If I remember correctly, teams had special qualifying engines all the way up through the late 90s. I don't remember the source, but I recall reading somewhere that the oil that they used in these qualifying engines was essentially water-like to reduce resistance and increase power for the lap or so. They quantity of the oil they put in was something absurdly low as well. Needless to say, the engines were toast after qualifying.
those were the times...

and actually after 2004 first FIA forced teams to use 1 engine for the entire weekend if i remember the date right.. so its not that long ago..
Sad times indeed

But I think there's a trade off these days. The clamp down on "wastefulness" has led F1 manufacturers to make some truly bonkers solutions to make the engines more efficient. So efficient in fact that these are the most efficient engines ever produced. Mercedes say their engines have 55% thermal efficiency!

That being said, I'm still not a fan of the hybrid system
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      04-11-2020, 06:53 AM   #9
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Remember that insane BMW F1 Turbo engine from the eighties?

1,5 liter 4 cylinder engine.

Output > 1.200 BHP during qualifying

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      04-11-2020, 07:09 AM   #10
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Quote:
Originally Posted by apexit4 View Post
That's quite interesting, I had no idea they ran such chemicals to turn up the boost!

The FIA eventually stepped in to ban it because the mixes they were using were so toxic....and probably illegal by the rulebook.
http://mccabism.blogspot.com/2015/09...-aromatic.html
From that article Honda ran fuel made with 84% toluene.

Last edited by SenorFunkyPants; 04-11-2020 at 07:15 AM..
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      04-11-2020, 07:38 AM   #11
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Excellent reading entertainment...particularly the Reddit writer's storytelling style...Thanks for posting apexit4.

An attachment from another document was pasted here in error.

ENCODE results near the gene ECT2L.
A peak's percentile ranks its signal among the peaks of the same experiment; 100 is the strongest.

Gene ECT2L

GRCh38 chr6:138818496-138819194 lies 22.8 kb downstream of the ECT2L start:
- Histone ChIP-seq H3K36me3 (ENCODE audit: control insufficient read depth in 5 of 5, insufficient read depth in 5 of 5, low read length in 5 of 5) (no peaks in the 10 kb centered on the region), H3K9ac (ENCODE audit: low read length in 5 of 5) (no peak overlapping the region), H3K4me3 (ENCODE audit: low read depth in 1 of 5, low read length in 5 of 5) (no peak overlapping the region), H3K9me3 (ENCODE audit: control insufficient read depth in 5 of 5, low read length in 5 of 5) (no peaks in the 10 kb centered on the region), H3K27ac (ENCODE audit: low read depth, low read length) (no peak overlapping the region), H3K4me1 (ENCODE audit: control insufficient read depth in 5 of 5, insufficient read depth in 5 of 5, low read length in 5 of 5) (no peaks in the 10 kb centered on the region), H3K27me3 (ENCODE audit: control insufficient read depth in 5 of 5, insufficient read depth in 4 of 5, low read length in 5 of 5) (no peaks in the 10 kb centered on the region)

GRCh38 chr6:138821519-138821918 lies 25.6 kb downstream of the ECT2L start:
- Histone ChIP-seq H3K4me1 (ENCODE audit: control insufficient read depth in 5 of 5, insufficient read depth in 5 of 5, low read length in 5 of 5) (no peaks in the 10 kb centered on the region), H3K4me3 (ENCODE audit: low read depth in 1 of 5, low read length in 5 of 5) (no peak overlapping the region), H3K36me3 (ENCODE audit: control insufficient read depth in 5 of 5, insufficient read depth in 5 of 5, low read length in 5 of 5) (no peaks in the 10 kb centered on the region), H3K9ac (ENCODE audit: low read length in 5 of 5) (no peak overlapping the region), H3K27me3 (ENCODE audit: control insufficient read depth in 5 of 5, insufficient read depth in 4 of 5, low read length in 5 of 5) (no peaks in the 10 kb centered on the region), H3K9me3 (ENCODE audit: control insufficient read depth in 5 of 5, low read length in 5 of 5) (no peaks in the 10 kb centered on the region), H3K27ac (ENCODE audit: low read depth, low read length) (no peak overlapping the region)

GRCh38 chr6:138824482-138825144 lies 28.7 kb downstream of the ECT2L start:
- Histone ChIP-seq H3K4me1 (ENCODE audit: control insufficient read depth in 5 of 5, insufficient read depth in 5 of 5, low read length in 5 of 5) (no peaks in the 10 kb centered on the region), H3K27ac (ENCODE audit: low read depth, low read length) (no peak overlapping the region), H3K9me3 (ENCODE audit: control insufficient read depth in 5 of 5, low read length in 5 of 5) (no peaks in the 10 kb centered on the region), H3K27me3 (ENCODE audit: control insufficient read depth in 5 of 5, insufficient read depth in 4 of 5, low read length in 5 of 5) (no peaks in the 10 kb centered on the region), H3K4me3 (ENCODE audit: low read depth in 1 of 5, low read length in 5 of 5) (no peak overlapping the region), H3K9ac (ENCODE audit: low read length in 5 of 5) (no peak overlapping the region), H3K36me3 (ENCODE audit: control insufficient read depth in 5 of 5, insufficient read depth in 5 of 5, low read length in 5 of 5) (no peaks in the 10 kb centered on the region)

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      04-11-2020, 08:41 AM   #12
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Quote:
Originally Posted by apexit4 View Post
That's quite interesting, I had no idea they ran such chemicals to turn up the boost!

If I remember correctly, teams had special qualifying engines all the way up through the late 90s.
I know they ran toluene up through 90 or 91, because Berger's accident at San Marino in 1989 caused both burns from the fire and chemical burns from the fuel. The fuelers had to wear full chemical suits, as I remember ESPN showing the fueling process, and I was fascinated as a sixteen-year-old watching it.

The qualifying engines from at least the turbo era were absolute monsters. By 1986 they were getting over 1600 horsepower (some reported more) out of 1.5 L Turbo 4-cylinder and 6-cylinder engines. Riccardo Patrese was famously quoted as saying when your accelerated you had roughly 700 horsepower and then instantly you had an additional thousand when the turbo hit. I couldn't possibly imagine!
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      04-11-2020, 10:24 PM   #13
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Quote:
Originally Posted by EdM5 View Post
Remember that insane BMW F1 Turbo engine from the eighties?

1,5 liter 4 cylinder engine.

Output > 1.200 BHP during qualifying

Thanks for sharing the video. Pretty amazing that they were able to squeeze that much power from a 4 cylinder engine.